All the parts were held together at this time by a few dozen cable ties (as I could not afford the armada of clamps needed). The cable ties were introduced through the holes I intended to use for the twine. I found the twine to be expensive. Therefor the cable ties stayed instead. They proved to be extremely strong and easy to tighten with the pliers, creating strong joints. In fact, because of them I didn’t need to use any pegs for the deck spreaders. I didn’t have to waste time to lash a kilometer of twine either. All I had to be careful about was where to place the lock to avoid puncturing the skin of the boat later. And talking about the skin, I realized it may be a problem. Ballistic nylon proved to be first of all expensive. Second of all impossible to be found in shops (as I naively expected), and third, at that time, I only found it in U.S. It looked like a long and expensive trip for a pallet built boat.
But I also knew canvas works well. The only problem was I had no idea what kind of canvas I needed. How thick, strong or heavy. Eventually I went to a shop and bought some. It was cheap, looked good, felt strong enough… and probably was intended to be used for beddings.
I documented myself how to stitch it on the frame and started. When I reached the middle I realized I had no cockpit rim yet. As the rest of the "steam bent" parts this one instantly generated me nightmares. It was at least twice as long as a rib and required a mold to be folded on to. I had absolutely no means to cut that mold out of thick plywood. I decided to do something else instead. More kerfs. In fact the whole thing was ridden with kerfs. I made a U shape, then I added a separate piece for the bottom. The parts were held together by… you already know what. Apart from the inside aspect, it looked decent enough. I quickly sewed it in place. Finally I had something resembling a kayak. Fully dressed in white, she looked like a bride, and filled my heart with joy.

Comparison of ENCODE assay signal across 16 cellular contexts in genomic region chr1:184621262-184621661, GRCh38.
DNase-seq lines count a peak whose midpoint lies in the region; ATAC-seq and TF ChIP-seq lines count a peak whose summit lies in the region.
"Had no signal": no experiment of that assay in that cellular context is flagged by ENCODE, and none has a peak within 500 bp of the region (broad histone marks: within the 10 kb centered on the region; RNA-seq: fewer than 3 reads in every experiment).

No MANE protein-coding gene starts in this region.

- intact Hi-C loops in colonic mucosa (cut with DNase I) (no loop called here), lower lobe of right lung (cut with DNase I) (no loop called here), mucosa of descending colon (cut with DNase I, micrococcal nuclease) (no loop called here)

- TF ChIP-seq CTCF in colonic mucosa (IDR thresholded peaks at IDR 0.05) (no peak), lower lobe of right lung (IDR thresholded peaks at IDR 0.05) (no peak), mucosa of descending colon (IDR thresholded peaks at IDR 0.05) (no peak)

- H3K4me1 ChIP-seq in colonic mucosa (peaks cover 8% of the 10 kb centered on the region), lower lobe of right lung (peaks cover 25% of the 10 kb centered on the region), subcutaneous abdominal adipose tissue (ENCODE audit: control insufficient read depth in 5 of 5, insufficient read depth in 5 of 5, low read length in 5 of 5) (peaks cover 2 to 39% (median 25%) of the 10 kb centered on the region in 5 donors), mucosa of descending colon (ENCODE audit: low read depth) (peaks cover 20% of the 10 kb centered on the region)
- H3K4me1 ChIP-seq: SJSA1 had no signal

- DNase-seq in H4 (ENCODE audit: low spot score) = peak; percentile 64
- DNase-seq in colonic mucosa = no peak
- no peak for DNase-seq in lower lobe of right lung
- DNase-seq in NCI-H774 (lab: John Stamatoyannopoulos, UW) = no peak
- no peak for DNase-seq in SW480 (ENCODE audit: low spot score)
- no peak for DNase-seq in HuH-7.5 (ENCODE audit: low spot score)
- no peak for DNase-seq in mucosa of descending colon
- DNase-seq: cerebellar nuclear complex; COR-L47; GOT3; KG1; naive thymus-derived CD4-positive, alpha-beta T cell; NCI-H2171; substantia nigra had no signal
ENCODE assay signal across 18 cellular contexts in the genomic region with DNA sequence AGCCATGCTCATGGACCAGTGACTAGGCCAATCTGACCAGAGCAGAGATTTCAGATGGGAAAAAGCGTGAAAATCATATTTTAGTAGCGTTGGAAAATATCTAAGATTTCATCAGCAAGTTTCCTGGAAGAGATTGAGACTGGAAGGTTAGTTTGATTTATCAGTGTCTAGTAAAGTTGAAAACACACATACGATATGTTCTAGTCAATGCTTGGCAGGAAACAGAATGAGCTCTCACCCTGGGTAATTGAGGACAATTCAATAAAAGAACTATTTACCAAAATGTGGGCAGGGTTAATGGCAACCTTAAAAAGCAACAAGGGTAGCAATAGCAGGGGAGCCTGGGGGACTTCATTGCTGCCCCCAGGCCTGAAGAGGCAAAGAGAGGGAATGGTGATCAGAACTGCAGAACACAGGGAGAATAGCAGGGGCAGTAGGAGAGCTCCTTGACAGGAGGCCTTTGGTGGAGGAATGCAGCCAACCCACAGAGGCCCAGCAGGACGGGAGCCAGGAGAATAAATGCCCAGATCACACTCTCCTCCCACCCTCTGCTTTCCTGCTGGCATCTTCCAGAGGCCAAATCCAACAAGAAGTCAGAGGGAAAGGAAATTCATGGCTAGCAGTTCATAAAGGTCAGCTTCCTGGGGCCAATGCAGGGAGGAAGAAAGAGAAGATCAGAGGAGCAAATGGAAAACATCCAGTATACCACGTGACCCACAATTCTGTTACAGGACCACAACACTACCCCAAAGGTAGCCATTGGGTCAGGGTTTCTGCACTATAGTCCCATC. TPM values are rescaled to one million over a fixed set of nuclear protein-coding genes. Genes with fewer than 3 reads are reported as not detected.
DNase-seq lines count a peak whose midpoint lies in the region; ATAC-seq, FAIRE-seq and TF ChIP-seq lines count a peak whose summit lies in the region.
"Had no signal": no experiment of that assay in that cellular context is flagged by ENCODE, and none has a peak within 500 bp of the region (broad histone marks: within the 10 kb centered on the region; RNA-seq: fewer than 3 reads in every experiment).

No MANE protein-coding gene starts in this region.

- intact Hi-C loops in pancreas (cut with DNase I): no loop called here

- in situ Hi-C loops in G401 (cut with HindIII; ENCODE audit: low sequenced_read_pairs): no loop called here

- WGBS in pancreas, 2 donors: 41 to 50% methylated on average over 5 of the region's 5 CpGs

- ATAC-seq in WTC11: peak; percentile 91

I decided the bride should have her dress transparent, as most Internet pictures were. I quickly procured some transparent exterior varnish of a dubious producer, but cheap. I applied it in 3 or 4 coats, until the canvas became hard and rugged. I liked the effect. I used a paint spray for the bow in order to have some color on the boat. At the same time I tested how paint worked on canvas. It worked fine. Better even than the varnish. In fact this is when I learned canvas copes well with many paints and varnishes by comparison to nylon.
After a day or two to allow the varnish to dry I finally put her on the water. My curiosity was mixed with fear and anxiety. I was concerned she’ll float on one side of the V or will take water, or will simply fall apart with the first wave. No such things at all.
The Needle proved to be… a landmark. She stayed afloat like a queen. She matched my hips like a tailor made suit, despite the somehow difficult cockpit entry. She was stable (in fact way too stable for my taste), decently fast, tracked well, looked well, felt well, and filled me with foolish pride. She was also light. Around 13 kgs. She had a poor roll, requiring a canoe-polo technique with a strong hip snap and paddle stroke.
After the initial introduction, she received some improvements under the form of a spray-skirt, deck ropes, rub strips and some padding in the tiny cockpit.
The Needle carried me in many day trips, and not always in calm conditions. She behaved beyond any expectations given the way she was built. I never built anything like her after, but she opened a new era for me and influenced heavily my future building style and my future in general. She is also a design concept which proves the simplicity and versatility of the skin on frame boat.
The Needle is still afloat today after around 3 years of usage with no significant changes. It was long after I already had a new kayak built when a kind soul fell in love with her and bought her for a small amount. I hope she will serve him well for a long time to come.